- The party filing the claim is the plaintiff.
- The person being sued is the defendant.
If you are the defendant and are filing a Claim of Defendant, you will remain the defendant and the plaintiff will remain the plaintiff.
If you choose Small Claims court to resolve a dispute and you are the plaintiff, you give up the right to have another court review the Small Claims judge's decision. In other words, the plaintiff has no right of appeal. So if you should lose, that's probably the end of the case. However, the person or entity you sue (defendant) may appeal the judge's ruling. When such an appeal is filed, the entire case will be heard again.
If you are the plaintiff and a Claim of Defendant is filed (the defendant sues you on the same case) and you have a judgment against you, you may file an appeal on that decision.
Small Claims Advisor
The Self-Help Center has all of the small claim forms and is able to assist you with filling out the forms.
Filing Your Claim
Go to the court closest to you and obtain a small claims packet for filing your case.
The Small Claims court has a monetary limit, called a jurisdictional limit, on the amount of money damages that a person can claim. The most you can ask for is $5,000; however, you are limited to filing no more than two claims anywhere in the State of California for over $2,500 in one calendar year. You may file an unlimited amount of claims for $2,500 or less.
Role of the Court Clerk
The Small Claims court clerks can answer many kinds of questions and provide the forms you need; however, they are prohibited by law to give legal advice. The Small Claims Advisory Clinic provides legal advice free of charge to both the plaintiff and the defendant. See the other helpful web sites listed below for information on filing a claim.
Website to Help You File a Claim
The California Courts website has a section full of information needed to go through the process of a small claims suit, including an overview, forms, rules, tips, and much more.
What to Expect in Court
- Come to court organized and prepared.
- Arrive promptly at your assigned court time; if you arrive late, your case may be heard without you.
- Bring enough photocopies of all your evidence for each party and the judge.
- Any copies submitted to the judge the day of trial may not be returned to you.
- Bring all your witnesses.
- If both parties are present, meaning both the plaintiff and the defendant, you will be asked to go into the hallway to exchange and review any documents that will be submitted to the judge as evidence. This must be done prior to the case being heard.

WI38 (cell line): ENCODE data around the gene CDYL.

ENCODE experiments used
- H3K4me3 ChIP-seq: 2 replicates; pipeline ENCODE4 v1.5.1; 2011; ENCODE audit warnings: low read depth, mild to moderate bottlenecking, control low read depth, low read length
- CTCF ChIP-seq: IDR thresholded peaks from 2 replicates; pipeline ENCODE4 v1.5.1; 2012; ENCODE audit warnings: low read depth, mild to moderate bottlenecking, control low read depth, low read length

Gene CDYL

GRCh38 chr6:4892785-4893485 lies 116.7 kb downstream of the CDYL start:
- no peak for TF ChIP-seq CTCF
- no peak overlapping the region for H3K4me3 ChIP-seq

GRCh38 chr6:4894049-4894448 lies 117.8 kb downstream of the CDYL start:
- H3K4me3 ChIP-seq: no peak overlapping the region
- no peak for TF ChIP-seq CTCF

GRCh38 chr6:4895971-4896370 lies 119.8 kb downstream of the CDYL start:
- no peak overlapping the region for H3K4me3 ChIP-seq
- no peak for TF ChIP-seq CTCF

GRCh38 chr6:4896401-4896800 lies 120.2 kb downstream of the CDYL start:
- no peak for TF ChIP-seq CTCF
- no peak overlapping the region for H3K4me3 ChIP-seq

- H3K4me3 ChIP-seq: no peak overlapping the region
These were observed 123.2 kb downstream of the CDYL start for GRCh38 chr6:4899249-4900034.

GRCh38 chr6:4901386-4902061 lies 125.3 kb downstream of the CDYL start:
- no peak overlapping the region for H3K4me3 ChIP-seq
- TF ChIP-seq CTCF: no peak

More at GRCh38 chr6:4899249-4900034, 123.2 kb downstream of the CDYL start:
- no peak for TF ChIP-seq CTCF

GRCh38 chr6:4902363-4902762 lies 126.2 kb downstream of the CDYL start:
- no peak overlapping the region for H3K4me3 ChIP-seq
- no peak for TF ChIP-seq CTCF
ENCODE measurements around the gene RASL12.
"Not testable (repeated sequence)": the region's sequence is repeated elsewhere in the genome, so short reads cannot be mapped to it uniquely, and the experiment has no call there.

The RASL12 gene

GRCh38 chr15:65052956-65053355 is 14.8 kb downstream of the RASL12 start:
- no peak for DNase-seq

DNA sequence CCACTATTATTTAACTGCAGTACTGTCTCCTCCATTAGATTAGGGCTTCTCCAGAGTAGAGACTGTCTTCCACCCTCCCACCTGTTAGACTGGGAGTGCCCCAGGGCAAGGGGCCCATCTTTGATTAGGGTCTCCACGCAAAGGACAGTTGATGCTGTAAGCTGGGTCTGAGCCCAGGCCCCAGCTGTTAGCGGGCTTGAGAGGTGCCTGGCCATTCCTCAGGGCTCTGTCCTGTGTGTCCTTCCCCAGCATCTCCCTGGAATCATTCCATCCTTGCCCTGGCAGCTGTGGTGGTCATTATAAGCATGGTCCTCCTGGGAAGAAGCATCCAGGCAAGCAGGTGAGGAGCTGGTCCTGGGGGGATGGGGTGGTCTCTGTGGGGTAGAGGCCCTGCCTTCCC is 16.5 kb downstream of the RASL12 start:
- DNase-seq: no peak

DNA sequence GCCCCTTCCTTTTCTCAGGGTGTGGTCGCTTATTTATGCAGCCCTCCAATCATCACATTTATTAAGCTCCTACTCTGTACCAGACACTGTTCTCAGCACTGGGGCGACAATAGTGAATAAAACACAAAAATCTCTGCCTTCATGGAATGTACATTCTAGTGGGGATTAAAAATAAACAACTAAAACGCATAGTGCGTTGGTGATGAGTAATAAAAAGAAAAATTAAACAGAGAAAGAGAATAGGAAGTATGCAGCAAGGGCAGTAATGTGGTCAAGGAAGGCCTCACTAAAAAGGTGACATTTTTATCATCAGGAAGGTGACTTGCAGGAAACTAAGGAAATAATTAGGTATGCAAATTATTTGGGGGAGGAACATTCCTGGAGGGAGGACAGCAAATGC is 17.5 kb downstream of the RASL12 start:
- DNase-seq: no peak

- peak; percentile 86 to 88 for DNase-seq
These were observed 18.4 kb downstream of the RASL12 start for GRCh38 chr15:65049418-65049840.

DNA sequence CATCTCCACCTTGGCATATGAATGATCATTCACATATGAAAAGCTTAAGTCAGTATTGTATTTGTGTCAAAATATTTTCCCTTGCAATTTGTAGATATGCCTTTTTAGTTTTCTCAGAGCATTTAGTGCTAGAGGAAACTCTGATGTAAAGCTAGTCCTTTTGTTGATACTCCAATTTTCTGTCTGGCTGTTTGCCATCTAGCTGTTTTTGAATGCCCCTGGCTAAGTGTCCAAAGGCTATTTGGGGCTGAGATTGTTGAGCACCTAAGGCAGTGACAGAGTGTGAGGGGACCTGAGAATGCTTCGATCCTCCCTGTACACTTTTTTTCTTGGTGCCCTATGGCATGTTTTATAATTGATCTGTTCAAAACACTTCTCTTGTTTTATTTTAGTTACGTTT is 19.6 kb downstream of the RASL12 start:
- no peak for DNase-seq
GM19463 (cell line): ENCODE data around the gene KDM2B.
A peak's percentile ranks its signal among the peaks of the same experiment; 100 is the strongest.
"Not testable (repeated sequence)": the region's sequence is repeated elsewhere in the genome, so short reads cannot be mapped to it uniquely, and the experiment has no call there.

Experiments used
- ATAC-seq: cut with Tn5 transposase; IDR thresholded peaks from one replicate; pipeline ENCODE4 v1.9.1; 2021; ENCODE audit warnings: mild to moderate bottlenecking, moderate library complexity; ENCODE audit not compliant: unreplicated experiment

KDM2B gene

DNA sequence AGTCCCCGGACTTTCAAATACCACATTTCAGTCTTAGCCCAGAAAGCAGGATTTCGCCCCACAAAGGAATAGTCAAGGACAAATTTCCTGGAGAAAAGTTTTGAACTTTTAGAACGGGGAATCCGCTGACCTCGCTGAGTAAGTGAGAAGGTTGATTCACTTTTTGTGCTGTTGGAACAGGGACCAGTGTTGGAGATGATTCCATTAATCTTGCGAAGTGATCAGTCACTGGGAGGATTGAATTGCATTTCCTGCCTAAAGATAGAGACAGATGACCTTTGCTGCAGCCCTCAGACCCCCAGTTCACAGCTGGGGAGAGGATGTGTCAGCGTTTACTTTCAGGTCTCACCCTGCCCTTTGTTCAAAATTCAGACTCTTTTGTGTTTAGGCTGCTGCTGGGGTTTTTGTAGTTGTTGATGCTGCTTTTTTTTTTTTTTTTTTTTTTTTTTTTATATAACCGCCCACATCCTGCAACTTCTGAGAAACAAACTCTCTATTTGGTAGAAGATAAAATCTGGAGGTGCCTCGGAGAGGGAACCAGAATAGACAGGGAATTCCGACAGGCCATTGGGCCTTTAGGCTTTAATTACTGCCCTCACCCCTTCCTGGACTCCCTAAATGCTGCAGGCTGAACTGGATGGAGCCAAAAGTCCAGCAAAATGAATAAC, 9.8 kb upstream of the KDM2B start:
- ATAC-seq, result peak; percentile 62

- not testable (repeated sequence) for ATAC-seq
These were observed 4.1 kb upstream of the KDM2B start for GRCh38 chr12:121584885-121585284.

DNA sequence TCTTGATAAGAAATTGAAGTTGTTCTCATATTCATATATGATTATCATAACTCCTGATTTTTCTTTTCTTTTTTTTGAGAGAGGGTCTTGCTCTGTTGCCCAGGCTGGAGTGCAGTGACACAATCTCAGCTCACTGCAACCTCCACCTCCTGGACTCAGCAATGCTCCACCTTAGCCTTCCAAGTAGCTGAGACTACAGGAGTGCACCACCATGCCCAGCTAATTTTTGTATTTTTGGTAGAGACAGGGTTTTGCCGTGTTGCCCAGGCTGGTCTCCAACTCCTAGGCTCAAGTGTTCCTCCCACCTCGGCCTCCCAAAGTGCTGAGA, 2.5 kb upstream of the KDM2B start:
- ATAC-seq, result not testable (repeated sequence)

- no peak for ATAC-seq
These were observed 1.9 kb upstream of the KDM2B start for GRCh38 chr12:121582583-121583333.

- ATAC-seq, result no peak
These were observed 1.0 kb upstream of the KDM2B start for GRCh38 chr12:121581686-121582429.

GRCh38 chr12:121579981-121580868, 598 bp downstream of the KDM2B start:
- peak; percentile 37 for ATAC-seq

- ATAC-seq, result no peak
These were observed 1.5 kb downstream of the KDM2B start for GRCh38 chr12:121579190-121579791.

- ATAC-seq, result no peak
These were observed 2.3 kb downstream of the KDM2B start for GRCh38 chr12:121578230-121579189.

- Have all your documents ready and in chronological order when your case is called.
- There will be several other cases assigned to the same time as yours so you may have to wait to have your case heard.
- You may be asked to sign a stipulation allowing a pro-tem judge (temporary judge) to hear your case. If you do not wish to have a temporary judge hear your case, your case may be continued to a date when there is a commissioner or judge of the Superior Court to hear your case.
- You may decline a temporary judge when you file your claim and avoid a continuance to another date.
- When your case is called, you will stand at a podium in front of the superior court judge or a pro-tem judge. You will be asked to present your evidence and give your testimony. Always address the judge and not the other party. Usually, the plaintiff will give his/her testimony first and then the defendant.
- The judge will probably ask questions to further his/her understanding of the case.
- If you are the only party to appear at the trial and you are the plaintiff, you still must prove your case. Do not expect to "automatically" win your case if the other party does not appear.
- The proceedings will not be recorded by a court reporter or by any other type of recording.
- If you are not fluent in the English language, you must bring an interpreter with you. Small Claims courts do not provide interpreters.
- The judge will usually not tell you the decision in court. The decision (judgment) will be mailed to you.
If You Are The Defendant
If you have been named as a defendant in a Small Claims action and have received an order to appear at a Small Claims hearing, this means that you are being sued. If you don't know why you are being sued, contact the plaintiff immediately for an explanation.
Never ignore an order to appear in court even if you think the case is wrong, unfair, or has no basis. If you do not appear in court at the proper time and date, the court may still hear and decide the case without you and you may lose the suit by default.
If you believe the plaintiff has caused you injury or owes you money for any reason, you can file a claim against the plaintiff in the same Small Claims court action. If your case is related to the subject of the plaintiff's case, it may be helpful and convenient to resolve it at the same hearing by filing a Defendant's Claim and Order to Plaintiff.
If judgment has been entered against you and the appeal time has lapsed, your money or property and maybe a portion of your earnings can then be taken legally by the judgment creditor to pay the judgment against you. A Small Claims judgment is public record. Small Claims court does not report to any credit reporting agency; however, these agencies come to the court often and place the judgment on the losing party's credit record even after the judgment is paid.
Visit our FAQ page for more information.